A recent study conducted by Infinity Concepts and Grey Matter Research has found that while younger evangelical donors tend to be more distrustful of charitable organizations from the outset, they are nevertheless more likely to give to causes overseas or to organizations with which they were previously unfamiliar.
The study set out to analyze differences in charitable giving patterns across age groups in light of the fact that many donor bases tend to be older, leaving some nonprofit organizations financially vulnerable as those donors continue to age and eventually die off.
In light of this reality, many charitable organizations are seeking to attract younger donors, but “the problem is that too often, organizations are trying to attract a 35-year-old donor with the same strategies and approaches that helped them attract all their 65-year-old donors.
“Younger donors think about giving very differently from older donors,” the study reported.
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One key finding the study identified is that while 58 percent of evangelicals give to charities outside their local churches, evangelicals under the age of 40 do so with a much different perspective than their older counterparts. When younger evangelicals are in the process of considering charitable donations, they are more likely to begin from a place of distrust until the organization proves that it is trustworthy. For older evangelicals, they are more likely to give trust freely until that trust is violated, with donors over the age of 70 being the most trusting.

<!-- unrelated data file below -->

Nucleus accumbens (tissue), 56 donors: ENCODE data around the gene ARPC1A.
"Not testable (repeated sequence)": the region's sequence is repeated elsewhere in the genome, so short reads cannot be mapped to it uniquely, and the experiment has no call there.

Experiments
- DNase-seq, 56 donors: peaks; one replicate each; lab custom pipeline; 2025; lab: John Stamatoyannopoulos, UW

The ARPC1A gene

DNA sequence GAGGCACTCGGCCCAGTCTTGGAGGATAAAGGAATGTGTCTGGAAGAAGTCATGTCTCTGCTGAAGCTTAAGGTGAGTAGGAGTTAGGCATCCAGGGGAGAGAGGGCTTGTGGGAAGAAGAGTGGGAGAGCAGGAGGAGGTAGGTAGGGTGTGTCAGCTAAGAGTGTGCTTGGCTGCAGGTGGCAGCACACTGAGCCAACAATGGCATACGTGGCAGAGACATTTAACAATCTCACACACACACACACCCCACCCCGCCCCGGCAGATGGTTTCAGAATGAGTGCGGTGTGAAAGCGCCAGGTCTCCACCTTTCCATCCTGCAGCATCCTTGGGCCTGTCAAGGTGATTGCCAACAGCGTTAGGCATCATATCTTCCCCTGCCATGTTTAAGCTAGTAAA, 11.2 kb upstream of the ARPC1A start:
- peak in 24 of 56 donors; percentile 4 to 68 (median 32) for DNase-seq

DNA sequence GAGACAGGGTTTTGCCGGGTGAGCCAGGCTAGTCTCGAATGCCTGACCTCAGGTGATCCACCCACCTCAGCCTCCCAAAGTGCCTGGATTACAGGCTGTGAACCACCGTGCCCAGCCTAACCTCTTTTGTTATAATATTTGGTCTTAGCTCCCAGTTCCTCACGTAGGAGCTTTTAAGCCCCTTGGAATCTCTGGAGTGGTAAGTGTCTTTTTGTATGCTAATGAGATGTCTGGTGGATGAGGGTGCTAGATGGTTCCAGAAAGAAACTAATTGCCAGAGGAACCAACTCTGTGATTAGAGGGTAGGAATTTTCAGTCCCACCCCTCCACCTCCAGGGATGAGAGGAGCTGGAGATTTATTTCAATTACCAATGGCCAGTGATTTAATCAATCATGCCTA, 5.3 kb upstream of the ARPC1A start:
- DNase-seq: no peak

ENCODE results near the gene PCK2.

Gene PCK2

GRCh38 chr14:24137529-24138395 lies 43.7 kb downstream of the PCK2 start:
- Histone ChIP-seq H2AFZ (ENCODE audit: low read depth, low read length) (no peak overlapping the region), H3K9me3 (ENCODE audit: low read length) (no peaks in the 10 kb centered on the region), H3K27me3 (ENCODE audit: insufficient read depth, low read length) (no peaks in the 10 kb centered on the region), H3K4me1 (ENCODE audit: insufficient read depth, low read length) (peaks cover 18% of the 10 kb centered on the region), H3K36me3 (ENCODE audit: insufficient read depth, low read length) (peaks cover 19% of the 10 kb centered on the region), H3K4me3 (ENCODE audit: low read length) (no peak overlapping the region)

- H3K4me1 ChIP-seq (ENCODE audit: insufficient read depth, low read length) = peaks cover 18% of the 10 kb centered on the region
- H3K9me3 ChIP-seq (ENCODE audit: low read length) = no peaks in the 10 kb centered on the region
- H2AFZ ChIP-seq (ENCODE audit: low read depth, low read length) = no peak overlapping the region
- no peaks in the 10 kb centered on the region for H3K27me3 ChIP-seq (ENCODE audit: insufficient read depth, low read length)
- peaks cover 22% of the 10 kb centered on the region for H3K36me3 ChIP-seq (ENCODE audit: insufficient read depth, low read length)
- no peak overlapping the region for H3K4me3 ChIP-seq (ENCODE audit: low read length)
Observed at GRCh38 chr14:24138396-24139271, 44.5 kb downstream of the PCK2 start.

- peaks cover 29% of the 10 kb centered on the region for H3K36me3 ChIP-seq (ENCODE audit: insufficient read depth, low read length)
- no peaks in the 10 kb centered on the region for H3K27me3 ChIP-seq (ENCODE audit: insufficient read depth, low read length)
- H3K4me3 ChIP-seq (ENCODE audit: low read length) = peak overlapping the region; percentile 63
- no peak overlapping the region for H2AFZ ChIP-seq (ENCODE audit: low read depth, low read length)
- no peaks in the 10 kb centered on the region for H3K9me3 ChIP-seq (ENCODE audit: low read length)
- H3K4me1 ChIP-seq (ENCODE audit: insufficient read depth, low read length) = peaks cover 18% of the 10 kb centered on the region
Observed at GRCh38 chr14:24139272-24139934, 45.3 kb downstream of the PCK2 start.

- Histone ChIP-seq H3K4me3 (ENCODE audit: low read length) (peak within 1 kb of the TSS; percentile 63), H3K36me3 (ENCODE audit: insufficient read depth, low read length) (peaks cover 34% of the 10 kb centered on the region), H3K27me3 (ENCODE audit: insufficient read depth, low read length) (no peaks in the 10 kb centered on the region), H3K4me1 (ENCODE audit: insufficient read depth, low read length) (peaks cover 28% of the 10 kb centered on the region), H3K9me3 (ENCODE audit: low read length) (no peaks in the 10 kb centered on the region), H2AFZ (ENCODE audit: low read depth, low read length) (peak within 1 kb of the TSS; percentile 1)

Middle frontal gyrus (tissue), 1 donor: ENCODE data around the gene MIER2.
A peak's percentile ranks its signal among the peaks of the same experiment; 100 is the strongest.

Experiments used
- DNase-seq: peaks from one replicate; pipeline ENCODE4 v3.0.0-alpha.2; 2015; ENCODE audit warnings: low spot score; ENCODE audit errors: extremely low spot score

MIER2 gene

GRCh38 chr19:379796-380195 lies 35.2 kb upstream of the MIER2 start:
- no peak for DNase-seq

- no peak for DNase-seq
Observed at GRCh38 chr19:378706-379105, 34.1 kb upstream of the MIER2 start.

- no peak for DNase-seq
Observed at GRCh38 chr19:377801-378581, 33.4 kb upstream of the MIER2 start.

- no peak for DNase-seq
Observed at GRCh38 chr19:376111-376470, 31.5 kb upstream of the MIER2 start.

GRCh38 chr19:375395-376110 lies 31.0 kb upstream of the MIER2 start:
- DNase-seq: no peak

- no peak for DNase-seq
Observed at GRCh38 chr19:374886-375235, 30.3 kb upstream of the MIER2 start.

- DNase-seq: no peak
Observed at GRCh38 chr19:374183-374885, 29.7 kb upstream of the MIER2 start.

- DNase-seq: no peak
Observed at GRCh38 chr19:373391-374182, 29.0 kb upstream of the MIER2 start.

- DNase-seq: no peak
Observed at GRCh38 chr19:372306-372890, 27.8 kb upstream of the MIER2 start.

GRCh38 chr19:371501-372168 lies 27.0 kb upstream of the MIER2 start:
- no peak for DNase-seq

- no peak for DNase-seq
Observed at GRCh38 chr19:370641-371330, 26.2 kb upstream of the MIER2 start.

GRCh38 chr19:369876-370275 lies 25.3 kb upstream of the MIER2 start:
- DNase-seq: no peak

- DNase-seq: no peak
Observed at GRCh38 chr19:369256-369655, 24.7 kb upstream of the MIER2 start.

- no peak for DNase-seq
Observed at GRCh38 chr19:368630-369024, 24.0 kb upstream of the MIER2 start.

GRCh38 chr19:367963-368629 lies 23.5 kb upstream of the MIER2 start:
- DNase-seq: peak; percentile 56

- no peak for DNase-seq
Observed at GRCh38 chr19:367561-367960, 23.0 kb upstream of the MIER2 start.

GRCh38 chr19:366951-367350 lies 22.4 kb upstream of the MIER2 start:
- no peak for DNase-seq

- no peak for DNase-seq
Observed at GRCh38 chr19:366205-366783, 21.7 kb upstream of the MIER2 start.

This illustrates that in order to reach younger donors, charitable organizations must think strategically about how to model transparency and accountability in their practices. Nevertheless, if they are able to successfully do so, the results of the study seem to indicate that they have a greater potential to reach a larger pool of donors among younger age groups, even if they are not a well known charity.
The study also found that evangelicals under the age of 40 are most likely to seek variety in the charitable organizations they contribute to. Forty-one percent of evangelicals under 40 responded favorably when asked if they like to learn about new organizations to give to, as opposed to 29 percent among all evangelicals and 34 percent among evangelicals ages 40-54. Simply put, older evangelicals are more comfortable giving to organizations they were already previously familiar with, while younger evangelicals are open to new causes and charities.
Younger evangelicals are also more likely to give to a wider variety of causes, with 48 percent responding favorably to the idea, compared to 32 percent among evangelicals overall. Furthermore, younger evangelicals are more likely to give to overseas initiatives, with 34 percent responding favorably, as opposed to the overall favorable response rate of 27 percent.